Amy Asadi reminded Enterprise Architects and IT Managers at US EA Connect Day about what technical constraints were hit during the 2008 financial crisis. A Global Enterprise Architect at Workday, a California-based vendor of financial and human capital management software, Asadi recollected just how ill-equipped she and her former colleagues were when executives needed impact analysis on IT landscapes.
Technology vendors at this time were disappearing in incredible numbers, she said, but not only did her previous employer lack reliable overviews of IT dependencies, the default option to collect and evaluate data was Excel—a comically inefficient mechanism to handle the range of materials involved in a common systems review. Alongside VPs and Directors across brands and regions, Enterprise Architects were instead forced to search up and down the chain of command to perform health-checks on IT Components essential to core enterprise functions.
All of which just to give business units one basic status update.
Episodes like the one shared by Asadi emphasize how connected Enterprise Architecture fieldwork is to the executive potential of CIOs and CTOs. And it all begs the question: why is turned to only in times of crisis? Why not involve Enterprise Architects much sooner—say, perhaps, at the moment aggressive growth strategies are initiated and before crucial operational choices get cast in a fog of undocumented applications, providers and IT components?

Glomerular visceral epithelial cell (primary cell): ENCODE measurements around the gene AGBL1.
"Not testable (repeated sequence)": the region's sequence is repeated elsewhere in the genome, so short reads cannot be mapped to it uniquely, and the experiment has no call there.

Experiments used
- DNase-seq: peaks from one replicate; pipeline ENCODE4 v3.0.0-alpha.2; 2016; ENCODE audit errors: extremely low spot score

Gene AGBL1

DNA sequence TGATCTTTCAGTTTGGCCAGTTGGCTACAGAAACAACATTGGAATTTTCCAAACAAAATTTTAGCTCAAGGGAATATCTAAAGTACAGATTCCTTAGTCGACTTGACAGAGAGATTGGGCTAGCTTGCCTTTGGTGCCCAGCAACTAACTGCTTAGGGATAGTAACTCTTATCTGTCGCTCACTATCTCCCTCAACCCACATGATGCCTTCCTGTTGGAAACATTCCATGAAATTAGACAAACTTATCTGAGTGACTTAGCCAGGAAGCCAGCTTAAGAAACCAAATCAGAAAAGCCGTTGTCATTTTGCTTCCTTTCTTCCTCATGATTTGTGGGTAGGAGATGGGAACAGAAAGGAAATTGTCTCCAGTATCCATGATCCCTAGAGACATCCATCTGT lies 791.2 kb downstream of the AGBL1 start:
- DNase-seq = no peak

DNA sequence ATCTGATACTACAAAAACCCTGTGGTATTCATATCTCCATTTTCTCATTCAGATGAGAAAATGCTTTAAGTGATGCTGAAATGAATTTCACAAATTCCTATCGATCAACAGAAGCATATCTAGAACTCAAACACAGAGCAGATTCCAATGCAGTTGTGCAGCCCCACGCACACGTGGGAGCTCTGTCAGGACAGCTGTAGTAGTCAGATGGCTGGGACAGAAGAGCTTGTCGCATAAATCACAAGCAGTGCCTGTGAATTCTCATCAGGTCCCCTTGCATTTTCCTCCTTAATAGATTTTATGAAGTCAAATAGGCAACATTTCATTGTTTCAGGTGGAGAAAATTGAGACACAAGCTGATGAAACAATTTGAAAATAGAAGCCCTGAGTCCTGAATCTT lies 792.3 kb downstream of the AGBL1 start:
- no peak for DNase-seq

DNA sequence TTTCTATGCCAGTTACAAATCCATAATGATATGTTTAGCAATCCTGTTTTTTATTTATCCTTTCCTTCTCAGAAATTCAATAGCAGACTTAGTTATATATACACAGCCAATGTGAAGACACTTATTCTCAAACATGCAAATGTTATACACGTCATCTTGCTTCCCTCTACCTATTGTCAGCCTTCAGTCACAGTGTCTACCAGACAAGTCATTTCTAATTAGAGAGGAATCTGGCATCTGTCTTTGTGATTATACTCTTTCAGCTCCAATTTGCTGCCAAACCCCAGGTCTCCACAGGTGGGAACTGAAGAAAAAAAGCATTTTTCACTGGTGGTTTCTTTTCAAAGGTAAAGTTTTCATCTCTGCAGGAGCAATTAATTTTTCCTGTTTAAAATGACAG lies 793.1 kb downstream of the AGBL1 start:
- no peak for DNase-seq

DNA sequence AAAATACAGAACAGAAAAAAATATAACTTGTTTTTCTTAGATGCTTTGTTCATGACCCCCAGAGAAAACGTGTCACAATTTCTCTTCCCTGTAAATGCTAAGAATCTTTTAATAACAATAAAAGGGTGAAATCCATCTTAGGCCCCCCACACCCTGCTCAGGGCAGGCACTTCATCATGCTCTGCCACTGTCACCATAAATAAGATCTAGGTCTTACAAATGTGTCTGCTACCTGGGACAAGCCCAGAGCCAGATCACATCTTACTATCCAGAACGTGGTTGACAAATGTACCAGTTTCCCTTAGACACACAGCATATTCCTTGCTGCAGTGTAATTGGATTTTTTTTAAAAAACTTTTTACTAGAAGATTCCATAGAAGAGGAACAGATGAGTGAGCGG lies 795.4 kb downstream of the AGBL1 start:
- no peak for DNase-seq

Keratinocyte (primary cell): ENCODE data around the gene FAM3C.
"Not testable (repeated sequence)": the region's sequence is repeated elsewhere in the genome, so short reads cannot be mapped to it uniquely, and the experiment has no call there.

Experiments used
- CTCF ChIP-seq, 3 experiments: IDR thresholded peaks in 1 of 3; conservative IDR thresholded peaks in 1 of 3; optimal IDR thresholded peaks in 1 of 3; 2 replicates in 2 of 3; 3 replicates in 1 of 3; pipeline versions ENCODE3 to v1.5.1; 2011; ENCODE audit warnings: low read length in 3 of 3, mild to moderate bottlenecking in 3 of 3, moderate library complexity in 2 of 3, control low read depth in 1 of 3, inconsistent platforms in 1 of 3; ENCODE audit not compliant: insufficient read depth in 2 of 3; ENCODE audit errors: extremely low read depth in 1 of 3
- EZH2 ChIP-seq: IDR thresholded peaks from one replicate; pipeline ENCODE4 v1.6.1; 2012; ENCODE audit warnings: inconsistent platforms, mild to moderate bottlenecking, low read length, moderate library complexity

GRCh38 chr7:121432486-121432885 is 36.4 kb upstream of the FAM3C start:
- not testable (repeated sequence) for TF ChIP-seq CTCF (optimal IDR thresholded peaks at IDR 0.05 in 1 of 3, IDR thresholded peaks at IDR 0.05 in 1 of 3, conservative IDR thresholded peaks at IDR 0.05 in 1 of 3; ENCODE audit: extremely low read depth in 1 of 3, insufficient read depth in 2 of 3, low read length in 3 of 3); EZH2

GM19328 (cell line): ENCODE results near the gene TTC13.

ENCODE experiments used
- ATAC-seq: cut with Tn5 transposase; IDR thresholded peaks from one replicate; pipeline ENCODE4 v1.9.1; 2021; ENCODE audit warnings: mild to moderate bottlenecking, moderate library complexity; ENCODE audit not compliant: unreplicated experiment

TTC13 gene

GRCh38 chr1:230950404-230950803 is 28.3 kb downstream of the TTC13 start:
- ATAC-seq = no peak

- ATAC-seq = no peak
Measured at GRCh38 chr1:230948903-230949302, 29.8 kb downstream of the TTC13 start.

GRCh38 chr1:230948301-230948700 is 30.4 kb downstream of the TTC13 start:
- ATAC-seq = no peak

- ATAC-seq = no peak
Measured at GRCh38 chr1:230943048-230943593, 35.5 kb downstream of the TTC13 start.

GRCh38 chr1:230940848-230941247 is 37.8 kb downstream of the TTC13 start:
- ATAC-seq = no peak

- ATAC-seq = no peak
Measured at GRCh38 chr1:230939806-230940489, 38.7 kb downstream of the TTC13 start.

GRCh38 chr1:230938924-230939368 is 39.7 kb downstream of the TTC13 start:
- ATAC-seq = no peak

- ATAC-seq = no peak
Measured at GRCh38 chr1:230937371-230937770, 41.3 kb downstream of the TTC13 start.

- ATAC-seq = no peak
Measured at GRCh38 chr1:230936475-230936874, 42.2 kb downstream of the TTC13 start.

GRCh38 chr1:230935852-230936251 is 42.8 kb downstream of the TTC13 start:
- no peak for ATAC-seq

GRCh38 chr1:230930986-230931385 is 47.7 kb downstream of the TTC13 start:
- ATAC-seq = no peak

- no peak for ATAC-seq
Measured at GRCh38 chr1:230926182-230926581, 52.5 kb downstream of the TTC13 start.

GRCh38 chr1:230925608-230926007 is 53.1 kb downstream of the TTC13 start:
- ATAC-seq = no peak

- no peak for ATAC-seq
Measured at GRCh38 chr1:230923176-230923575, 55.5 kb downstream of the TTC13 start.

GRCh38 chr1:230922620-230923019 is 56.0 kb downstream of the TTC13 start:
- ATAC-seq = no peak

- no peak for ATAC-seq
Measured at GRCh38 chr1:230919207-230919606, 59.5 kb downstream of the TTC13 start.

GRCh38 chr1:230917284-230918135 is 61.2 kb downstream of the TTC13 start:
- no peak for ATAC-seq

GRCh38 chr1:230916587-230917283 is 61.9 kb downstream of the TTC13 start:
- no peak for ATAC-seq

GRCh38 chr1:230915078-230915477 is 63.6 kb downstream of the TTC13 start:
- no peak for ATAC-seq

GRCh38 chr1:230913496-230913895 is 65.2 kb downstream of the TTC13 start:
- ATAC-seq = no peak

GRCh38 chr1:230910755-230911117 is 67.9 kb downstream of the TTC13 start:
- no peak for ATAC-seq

Said Asadi: “Enterprise Architecture should enable us to make decision-making easier and faster. We need to have reliable data. We need insights. And we need to enable our business partners to prioritize their choices in a better and more reliable way.”
To do so means building working environments where senior management doesn’t strategize with IT out of necessity, but because they know that their goals can truly be elaborated upon and translated in technical yet accessible ways—and in some cases even anticipated for them. This is the characteristic of a true “Smart Space”, Asadi said, and it means so much more than using IT to keep systems running at a status quo. It’s about knowing, in real-time and from accurate data, what an organization needs and then having the means to execute and track relevant changes until completion.
It’s something that can’t be generated by Enterprise Architecture programs composed by Excel and Powerpoint and Sharepoint. The fastest way to do so is with a platform capable of interpreting, on-demand, all emerging IT/Business issues and then returning solutions based on real-time data.
“One of the reasons I became engaged with LeanIX is because it's a SaaS application that practically takes away all the effort and worry about tools to support Enterprise Architecture and lets you focus on what’s important.” — Amy Asadi, Global Enterprise Architect, Workday